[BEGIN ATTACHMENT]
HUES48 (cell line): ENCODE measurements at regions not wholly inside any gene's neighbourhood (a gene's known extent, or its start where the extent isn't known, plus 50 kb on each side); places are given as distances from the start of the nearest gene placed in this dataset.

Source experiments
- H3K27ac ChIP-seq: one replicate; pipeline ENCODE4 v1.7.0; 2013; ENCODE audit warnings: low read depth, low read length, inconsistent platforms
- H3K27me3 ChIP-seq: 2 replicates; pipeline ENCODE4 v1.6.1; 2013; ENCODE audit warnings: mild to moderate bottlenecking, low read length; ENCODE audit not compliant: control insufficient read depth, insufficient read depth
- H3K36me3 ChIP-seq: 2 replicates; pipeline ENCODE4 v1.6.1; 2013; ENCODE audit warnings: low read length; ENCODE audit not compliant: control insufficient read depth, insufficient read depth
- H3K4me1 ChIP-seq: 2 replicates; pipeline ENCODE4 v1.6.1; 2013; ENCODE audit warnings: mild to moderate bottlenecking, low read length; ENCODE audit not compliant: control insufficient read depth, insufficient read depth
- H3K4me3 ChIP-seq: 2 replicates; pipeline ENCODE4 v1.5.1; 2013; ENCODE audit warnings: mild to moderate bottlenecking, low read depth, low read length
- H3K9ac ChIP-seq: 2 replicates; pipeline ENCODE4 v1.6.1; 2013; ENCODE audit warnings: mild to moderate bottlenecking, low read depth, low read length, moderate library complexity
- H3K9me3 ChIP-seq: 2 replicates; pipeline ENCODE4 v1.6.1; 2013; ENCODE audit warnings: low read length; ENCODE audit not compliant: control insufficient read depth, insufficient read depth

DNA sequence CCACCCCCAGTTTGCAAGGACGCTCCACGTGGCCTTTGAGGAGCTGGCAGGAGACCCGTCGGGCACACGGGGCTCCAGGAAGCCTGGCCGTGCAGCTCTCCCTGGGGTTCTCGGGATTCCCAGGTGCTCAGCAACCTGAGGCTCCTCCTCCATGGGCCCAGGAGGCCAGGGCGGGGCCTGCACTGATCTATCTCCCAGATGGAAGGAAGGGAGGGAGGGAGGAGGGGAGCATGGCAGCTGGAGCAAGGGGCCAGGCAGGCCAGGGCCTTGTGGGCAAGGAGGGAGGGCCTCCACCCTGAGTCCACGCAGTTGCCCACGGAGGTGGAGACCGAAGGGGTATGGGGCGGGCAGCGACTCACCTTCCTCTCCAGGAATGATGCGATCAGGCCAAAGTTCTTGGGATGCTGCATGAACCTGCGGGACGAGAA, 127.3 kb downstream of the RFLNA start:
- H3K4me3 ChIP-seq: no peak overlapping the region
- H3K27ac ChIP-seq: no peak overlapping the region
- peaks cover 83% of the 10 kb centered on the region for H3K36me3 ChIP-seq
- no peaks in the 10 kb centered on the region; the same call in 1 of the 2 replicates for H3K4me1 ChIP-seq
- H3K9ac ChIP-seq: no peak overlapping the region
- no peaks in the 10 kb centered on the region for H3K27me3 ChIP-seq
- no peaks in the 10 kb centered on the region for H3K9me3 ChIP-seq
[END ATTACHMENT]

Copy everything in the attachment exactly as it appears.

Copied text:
HUES48 (cell line): ENCODE measurements at regions not wholly inside any gene's neighbourhood (a gene's known extent, or its start where the extent isn't known, plus 50 kb on each side); places are given as distances from the start of the nearest gene placed in this dataset.

Source experiments
- H3K27ac ChIP-seq: one replicate; pipeline ENCODE4 v1.7.0; 2013; ENCODE audit warnings: low read depth, low read length, inconsistent platforms
- H3K27me3 ChIP-seq: 2 replicates; pipeline ENCODE4 v1.6.1; 2013; ENCODE audit warnings: mild to moderate bottlenecking, low read length; ENCODE audit not compliant: control insufficient read depth, insufficient read depth
- H3K36me3 ChIP-seq: 2 replicates; pipeline ENCODE4 v1.6.1; 2013; ENCODE audit warnings: low read length; ENCODE audit not compliant: control insufficient read depth, insufficient read depth
- H3K4me1 ChIP-seq: 2 replicates; pipeline ENCODE4 v1.6.1; 2013; ENCODE audit warnings: mild to moderate bottlenecking, low read length; ENCODE audit not compliant: control insufficient read depth, insufficient read depth
- H3K4me3 ChIP-seq: 2 replicates; pipeline ENCODE4 v1.5.1; 2013; ENCODE audit warnings: mild to moderate bottlenecking, low read depth, low read length
- H3K9ac ChIP-seq: 2 replicates; pipeline ENCODE4 v1.6.1; 2013; ENCODE audit warnings: mild to moderate bottlenecking, low read depth, low read length, moderate library complexity
- H3K9me3 ChIP-seq: 2 replicates; pipeline ENCODE4 v1.6.1; 2013; ENCODE audit warnings: low read length; ENCODE audit not compliant: control insufficient read depth, insufficient read depth

DNA sequence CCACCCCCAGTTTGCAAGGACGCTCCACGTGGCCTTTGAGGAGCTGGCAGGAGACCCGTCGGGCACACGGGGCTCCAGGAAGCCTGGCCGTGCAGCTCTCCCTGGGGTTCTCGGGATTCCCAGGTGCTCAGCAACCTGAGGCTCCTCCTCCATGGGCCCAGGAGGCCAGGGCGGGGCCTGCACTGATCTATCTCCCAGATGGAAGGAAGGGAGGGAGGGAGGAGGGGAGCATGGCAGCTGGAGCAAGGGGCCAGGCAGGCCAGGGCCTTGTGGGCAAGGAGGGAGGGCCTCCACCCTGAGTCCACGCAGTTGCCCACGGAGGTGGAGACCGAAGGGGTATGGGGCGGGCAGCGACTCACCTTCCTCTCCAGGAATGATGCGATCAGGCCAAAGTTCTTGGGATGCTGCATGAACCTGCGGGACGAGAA, 127.3 kb downstream of the RFLNA start:
- H3K4me3 ChIP-seq: no peak overlapping the region
- H3K27ac ChIP-seq: no peak overlapping the region
- peaks cover 83% of the 10 kb centered on the region for H3K36me3 ChIP-seq
- no peaks in the 10 kb centered on the region; the same call in 1 of the 2 replicates for H3K4me1 ChIP-seq
- H3K9ac ChIP-seq: no peak overlapping the region
- no peaks in the 10 kb centered on the region for H3K27me3 ChIP-seq
- no peaks in the 10 kb centered on the region for H3K9me3 ChIP-seq